What advice do you have for writers looking to develop or maintain a regular writing schedule?
Regular?! From personal experience—with a very active and fun family including pets; working on books and writing and editing for two magazines; and speaking at schools, I find it nearly impossible to maintain a regular anything! However, I find that, for me, I have to set aside time to write as soon as I’ve finished my research; otherwise, my motivation (and memory) fizzles.
What are the most frequent questions you receive as an author?
Kids often ask me why I write. I write because I’m nosy! For one thing, when you tell people you are a writer, they start dishing their deepest, darkest secrets, which is always great fun. Plus, the writing process allows me to learn about things I’d otherwise not have the opportunity to know about—like terrapins, owls, and wildlife rehabilitators—and to get answers from real experts.
What do you hope that children will learn from your stories?
I hope my readers find my words and the illustrator’s fabulous art entertaining and interesting and that they learn a new fact and consider possible ways that they might help animals in need.
When I was a kid, I didn’t think I liked history. I struggled to memorize dates, facts, and leaders’ names. However, as an adult, I began reading historical nonfiction, and not only do I love it, I have discovered that I remember those important facts love history because it’s written as a story. As an author, I love writing realistic fiction because this is the genre that allows me to create an entertaining story without preaching important information about animals and the ways in which we can help them.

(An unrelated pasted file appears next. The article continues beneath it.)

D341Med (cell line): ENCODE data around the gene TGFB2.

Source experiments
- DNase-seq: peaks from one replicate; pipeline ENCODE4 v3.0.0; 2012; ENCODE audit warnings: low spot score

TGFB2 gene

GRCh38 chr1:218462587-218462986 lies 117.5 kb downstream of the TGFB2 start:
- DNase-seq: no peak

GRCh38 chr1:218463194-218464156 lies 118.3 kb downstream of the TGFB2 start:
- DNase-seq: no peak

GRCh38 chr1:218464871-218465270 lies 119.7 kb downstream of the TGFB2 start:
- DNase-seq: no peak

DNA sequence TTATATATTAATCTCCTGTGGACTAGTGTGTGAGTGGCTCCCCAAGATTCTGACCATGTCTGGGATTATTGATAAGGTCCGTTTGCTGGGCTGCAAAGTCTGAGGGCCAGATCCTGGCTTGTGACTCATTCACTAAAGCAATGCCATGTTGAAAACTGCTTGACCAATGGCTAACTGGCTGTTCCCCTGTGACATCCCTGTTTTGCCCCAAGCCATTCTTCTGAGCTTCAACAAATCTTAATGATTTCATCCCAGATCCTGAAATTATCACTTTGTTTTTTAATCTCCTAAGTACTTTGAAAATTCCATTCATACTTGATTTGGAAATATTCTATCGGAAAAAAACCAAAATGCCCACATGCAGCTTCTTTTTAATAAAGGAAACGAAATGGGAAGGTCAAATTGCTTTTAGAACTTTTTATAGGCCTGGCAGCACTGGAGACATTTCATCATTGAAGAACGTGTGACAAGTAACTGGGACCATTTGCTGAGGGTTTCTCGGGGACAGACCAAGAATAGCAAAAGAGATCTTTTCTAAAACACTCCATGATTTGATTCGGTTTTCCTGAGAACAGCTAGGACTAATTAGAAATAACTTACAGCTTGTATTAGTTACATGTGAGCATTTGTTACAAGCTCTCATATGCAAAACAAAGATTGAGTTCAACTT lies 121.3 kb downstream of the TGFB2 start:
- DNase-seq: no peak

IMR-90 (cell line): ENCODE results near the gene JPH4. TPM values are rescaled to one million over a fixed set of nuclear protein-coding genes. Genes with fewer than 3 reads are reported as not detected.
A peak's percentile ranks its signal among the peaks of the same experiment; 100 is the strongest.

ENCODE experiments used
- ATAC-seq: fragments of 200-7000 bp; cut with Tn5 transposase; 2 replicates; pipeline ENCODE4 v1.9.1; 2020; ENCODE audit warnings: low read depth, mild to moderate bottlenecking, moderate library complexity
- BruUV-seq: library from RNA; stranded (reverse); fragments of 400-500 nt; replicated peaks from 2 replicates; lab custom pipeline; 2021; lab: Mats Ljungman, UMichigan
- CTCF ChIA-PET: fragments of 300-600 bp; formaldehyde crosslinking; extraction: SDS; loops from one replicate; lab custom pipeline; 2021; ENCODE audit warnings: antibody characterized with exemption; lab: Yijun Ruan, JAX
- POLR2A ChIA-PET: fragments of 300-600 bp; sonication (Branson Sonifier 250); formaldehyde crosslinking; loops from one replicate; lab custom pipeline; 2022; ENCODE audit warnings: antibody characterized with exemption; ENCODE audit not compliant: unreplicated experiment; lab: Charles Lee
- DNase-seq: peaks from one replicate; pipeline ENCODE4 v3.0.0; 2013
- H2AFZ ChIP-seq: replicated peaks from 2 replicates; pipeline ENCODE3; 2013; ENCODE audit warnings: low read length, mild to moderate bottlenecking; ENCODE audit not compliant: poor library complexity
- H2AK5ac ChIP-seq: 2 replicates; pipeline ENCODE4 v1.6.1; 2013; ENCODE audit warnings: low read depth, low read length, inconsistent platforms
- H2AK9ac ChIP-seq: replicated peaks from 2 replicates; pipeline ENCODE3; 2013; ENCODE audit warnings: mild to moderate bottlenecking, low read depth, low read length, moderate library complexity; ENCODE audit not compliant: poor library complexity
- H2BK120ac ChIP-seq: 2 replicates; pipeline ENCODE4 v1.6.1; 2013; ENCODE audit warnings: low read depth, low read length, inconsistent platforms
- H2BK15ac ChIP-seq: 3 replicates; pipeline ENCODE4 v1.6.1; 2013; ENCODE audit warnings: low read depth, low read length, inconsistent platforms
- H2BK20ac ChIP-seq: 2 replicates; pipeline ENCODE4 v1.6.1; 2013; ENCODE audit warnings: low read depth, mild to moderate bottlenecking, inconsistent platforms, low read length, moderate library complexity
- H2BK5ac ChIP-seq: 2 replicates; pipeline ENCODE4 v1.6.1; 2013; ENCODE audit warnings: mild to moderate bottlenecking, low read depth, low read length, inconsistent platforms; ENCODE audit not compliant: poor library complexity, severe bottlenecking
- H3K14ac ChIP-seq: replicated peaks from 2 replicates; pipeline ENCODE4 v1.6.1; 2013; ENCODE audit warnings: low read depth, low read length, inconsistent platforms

What does being a green author mean to you?
It’s really an honor that the kids have nicknamed me the “Green Author!” I’m lucky to be able to research and learn about ways we can help our environment from kids, teachers, and experts. I love being able to pass some of this advice along in person and through my writing.
Jennifer Keats Curtis wants to help bring children close to the animals in their own backyards. By diligently researching her topic and interviewing real experts, including children working to help preserve and protect local wildlife, the journalist has developed a knack for teaching young children about important ecological issues and what they can do to help. Jennifer’s first book, Oshus and Shelly Save the Bay, won the Frederick Douglass Award (Maryland Council of Teachers of English Language Arts). She also wrote Osprey Adventure, based on the work of Peter McGowan, a biologist with US Fish & Wildlife. Most days, Jennifer can be found among students and teachers, talking about literacy or conservation. She also regularly presents writing workshops to elementary school sudents. When she’s not in schools, Jennifer contributes to several magazines and serves as editor-at-large for Maryland Life Magazine. Avid fans of anything having to do with the outdoors, Jennifer and her family spend their summers in and on the Chesapeake Bay. She resides in Maryland, with her family and a wide variety of pets, including a turtle. Visit Jennifer’s website at http://www.terrapinbook.com/